• The filaments 31, 32 are formed so as to be symmetrical with each other in the vertical direction in the figure while respective positions of the filaments 31, 32, in the horizontal direction in the figure, are aligned with each other. Similarly, the filaments 33, 34, as well, are formed so as to be symmetrical with each other in the vertical direction in the figure while respective positions thereof, in the horizontal direction in the figure, are aligned with each other. Openings 37, 38 each are formed between the filaments 31, 32, and between the filaments 33, 34, respectively, the openings 37, 38 each being provided in order to secure a high ventilation characteristic between the top-side surface of the silicon substrate 30, and the rear-side surface thereof.
  • The filaments 31, 32, and the filaments 33, 34 are a pair of filaments, respectively, to be disposed in respective flow-paths for use in circulation of the same gas, and, for example, the filaments 31, 32 correspond to filaments (the heating element) 1 a, 2 a, shown in FIG. 5, respectively (the filament disposed in the flow-path through which the measurement gas flows), while the filaments 33, 34 correspond to the filaments (the heating element) 3 a, 4 a, shown in FIG. 5, respectively (the filament disposed in the flow-path through which the reference gas flows). The bridge circuit 7 shown in FIG. 5 is made up by properly connecting the respective electrodes of the filaments 31, 32, 33, 34, with each other.
  • Grooves 35, 36 are formed in the rear-side surface of the silicon substrate 30. The groove 35 is formed at a position where the groove 35 overlaps filaments 31, 32 while the groove 36 is formed at a position where the groove 36 overlaps the filaments 33, 34. Upon bonding the silicon substrate 30 with the Pyrex glass substrate 40, the groove 35 functions as a flow-path through which the measurement gas is circulated to the filaments 31, 32, respectively, and the groove 36 functions as a flow-path through which the reference gas is circulated to the filaments 33, 34, respectively.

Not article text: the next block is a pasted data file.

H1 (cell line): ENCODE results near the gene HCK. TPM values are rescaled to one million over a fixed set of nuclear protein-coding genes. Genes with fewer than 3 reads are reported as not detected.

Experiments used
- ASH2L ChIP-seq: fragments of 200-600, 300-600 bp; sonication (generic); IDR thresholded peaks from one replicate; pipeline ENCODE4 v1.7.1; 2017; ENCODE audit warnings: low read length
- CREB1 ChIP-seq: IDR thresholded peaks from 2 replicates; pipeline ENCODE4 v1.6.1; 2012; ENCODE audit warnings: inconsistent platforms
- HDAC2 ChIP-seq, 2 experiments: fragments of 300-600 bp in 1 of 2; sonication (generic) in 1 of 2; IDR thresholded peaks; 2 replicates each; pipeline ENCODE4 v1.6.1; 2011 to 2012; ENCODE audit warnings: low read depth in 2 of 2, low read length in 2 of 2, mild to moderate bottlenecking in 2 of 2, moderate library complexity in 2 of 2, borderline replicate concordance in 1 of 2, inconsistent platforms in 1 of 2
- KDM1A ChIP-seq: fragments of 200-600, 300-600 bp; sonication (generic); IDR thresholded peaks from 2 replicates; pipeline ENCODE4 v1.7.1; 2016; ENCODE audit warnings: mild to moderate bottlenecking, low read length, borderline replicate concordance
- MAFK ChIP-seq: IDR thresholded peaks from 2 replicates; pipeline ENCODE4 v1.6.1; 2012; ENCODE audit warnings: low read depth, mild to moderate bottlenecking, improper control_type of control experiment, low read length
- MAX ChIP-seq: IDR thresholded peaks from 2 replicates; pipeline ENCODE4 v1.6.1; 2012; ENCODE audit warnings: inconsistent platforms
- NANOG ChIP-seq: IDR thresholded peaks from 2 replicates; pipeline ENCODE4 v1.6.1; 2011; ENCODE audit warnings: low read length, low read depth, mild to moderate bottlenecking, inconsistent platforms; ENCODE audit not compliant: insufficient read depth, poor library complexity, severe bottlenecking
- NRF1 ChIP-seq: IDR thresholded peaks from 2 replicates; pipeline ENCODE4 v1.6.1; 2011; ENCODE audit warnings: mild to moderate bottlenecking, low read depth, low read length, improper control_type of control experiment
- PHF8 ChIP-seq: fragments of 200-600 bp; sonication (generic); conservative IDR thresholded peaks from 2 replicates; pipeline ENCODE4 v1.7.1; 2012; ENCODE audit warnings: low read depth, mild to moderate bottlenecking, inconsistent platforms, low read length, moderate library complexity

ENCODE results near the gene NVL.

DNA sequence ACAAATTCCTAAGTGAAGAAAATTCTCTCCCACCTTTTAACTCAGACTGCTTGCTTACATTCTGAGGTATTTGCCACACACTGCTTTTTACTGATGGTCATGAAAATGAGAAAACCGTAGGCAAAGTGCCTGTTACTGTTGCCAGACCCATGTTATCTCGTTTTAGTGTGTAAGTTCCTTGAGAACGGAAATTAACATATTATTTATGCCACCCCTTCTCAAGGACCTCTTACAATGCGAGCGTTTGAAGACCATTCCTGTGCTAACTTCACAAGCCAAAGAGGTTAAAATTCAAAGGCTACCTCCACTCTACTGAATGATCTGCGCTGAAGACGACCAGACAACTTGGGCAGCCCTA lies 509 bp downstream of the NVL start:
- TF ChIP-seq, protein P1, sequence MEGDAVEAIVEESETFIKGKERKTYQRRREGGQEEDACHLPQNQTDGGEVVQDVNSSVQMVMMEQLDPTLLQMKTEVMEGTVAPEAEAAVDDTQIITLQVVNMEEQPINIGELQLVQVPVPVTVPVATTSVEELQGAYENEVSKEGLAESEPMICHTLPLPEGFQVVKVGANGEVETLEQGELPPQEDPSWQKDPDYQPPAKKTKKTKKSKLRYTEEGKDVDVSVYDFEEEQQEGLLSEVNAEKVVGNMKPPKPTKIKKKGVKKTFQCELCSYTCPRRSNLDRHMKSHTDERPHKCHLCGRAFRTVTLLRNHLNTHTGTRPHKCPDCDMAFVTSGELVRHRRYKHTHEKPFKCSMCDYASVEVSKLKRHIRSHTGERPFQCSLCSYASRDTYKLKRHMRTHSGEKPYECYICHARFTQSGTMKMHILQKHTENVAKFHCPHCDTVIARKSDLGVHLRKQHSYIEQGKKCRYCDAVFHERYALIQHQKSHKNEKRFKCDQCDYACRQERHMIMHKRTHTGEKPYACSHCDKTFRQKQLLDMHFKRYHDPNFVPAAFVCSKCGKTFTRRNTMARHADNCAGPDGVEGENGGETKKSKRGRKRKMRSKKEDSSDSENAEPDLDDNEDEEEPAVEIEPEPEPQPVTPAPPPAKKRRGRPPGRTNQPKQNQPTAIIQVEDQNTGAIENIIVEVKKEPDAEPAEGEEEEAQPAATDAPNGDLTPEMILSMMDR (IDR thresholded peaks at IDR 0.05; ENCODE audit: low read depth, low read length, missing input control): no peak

• FIG. 2 is an enlarged perspective view showing a filament, and electrodes thereof, in section. As the representative of the filament, and the electrodes thereof, respectively, the filament 31, and the electrodes 31 a, 31 b, thereof, are described hereinafter.
  • The filament 31 is provided with a beam 313 and a thin metal film 314 formed on the beam 313. The beam 313 is comprised of a first beam 311, and a second beam 312. With the beam 313, the first beam 311, and the second beam 312 are each formed in such a shape as to be extended in respective directions at an initial angle θ from respective regions of the filament 31, serving as the electrodes 31 a, 31 b, and the beam 313 is shaped such that the other end of the first beam 311 is bonded with the other end of the second beam 312. More specifically, as shown in FIG. 2, the beam 313 is in a shape including a bonded part between the first beam 311, and the second beam 312, resembling the letter V in shape, corresponding to a folded part of the beam 313, provided at the center thereof, where the beam 313 is folded by a predetermined angle.
  • The first beam 311, and the second beam 312 are each formed so as to have a length L, a width d1, and a thickness w, while an air gap having a width g, reaching the groove 35, is provided in the respective peripheries of the first beam 311, and the second beam 312.
  • The beam 313 is formed by forming the groove 35 by applying anisotropic etching from the rear-side surface of the substrate so as to leave only the thickness w of the beam 313 out, and by applying penetration processing from the top-side surface of the substrate, by use of photolithography, and dry etching, thereby forming the beam 313 in such a shape as extended at the initial angle θ from the respective electrodes. The thin metal film 314 having a thickness t, with tungsten deposited thereon, serving as a resistor, is formed on the top-side surface of the beam 313. Further, tungsten is concurrently deposited on the regions at the respective ends of the beam 313, serving as the electrodes 31 a, 31 b, respectively, the electrodes 31 a, 31 b being rendered electrically continuous to the thin metal film 314 formed on the beam 313. That is, the thin metal film 314 is formed on the beam 313, and the thin metal film 314 is in a state where the ends thereof are connected to the electrodes 31 a, 31 b, in pairs, respectively.
  • The beam 313, and the thin metal film 314 formed thereon make up the filament 31. The beam 313 serves as a thermal structure of the filament 31, and the thin metal film 314 on the beam 313 serves as an electrical element of the filament 31.